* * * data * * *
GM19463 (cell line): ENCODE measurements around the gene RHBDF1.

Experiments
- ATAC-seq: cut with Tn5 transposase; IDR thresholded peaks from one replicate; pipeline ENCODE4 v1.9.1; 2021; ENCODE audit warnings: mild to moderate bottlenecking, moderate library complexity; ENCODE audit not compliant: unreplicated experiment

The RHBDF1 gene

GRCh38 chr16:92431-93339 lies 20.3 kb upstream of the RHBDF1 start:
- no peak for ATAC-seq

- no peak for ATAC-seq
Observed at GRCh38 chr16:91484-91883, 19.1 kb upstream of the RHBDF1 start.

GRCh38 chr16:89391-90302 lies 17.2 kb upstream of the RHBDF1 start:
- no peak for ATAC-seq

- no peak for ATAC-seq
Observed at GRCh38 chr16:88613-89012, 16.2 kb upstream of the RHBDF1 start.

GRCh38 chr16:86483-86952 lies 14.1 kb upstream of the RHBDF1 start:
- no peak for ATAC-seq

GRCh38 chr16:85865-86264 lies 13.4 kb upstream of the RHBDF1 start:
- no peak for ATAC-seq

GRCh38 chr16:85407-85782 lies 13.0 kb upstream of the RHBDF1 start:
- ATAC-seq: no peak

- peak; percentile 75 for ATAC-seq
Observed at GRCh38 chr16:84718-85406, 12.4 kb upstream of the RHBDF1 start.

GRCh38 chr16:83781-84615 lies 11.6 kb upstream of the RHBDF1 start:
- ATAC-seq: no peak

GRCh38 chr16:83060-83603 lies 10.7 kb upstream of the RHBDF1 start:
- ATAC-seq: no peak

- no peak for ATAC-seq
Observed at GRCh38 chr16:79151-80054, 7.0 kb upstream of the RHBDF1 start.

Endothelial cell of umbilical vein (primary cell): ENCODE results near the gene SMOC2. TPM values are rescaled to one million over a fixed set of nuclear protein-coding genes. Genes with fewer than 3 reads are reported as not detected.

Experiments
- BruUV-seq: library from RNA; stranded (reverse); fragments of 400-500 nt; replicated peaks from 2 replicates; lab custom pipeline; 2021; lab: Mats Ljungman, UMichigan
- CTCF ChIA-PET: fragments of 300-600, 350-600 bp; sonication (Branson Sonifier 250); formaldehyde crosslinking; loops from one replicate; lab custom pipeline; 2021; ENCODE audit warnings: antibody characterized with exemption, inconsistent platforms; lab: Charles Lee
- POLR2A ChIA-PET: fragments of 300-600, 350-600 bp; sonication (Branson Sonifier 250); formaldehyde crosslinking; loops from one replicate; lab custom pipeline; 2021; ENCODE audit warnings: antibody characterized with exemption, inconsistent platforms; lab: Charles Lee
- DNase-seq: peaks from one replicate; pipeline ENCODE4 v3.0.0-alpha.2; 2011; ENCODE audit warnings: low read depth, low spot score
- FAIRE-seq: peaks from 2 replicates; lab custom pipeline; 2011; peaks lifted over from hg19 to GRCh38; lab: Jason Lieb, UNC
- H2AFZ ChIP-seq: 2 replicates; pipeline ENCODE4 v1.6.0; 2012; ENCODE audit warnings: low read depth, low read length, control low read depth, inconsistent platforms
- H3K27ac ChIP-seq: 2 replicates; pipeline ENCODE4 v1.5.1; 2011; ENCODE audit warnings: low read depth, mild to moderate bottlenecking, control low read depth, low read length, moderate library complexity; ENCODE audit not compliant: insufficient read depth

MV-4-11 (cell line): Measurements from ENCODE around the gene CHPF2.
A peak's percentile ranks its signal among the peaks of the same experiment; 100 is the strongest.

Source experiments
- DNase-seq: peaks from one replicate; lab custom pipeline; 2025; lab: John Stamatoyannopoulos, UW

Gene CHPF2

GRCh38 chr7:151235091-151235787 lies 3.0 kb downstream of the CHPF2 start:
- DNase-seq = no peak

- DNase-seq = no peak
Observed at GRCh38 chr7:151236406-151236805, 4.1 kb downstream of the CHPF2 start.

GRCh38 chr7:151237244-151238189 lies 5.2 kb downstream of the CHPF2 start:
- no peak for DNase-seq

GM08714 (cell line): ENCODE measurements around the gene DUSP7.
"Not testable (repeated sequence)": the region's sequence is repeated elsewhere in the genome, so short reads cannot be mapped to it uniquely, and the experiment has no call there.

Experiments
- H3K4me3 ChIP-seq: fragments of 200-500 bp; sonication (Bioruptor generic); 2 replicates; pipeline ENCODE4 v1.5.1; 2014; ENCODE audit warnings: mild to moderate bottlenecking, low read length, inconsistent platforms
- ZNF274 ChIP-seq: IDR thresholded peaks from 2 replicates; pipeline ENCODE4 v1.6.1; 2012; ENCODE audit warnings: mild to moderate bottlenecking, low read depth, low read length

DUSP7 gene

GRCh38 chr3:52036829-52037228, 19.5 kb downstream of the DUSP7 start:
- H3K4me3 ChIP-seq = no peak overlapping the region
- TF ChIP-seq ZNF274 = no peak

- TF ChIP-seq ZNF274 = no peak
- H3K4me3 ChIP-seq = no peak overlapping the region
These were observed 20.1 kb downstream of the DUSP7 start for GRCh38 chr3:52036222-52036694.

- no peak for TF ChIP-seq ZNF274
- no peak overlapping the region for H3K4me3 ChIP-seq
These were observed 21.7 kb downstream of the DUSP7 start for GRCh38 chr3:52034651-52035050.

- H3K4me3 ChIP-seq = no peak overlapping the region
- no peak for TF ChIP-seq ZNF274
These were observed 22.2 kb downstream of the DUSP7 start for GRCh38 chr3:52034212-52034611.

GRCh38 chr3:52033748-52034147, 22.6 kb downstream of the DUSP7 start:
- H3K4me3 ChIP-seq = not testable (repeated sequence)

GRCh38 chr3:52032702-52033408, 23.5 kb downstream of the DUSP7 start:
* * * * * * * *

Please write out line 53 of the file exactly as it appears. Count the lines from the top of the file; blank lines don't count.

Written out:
GRCh38 chr3:52036829-52037228, 19.5 kb downstream of the DUSP7 start: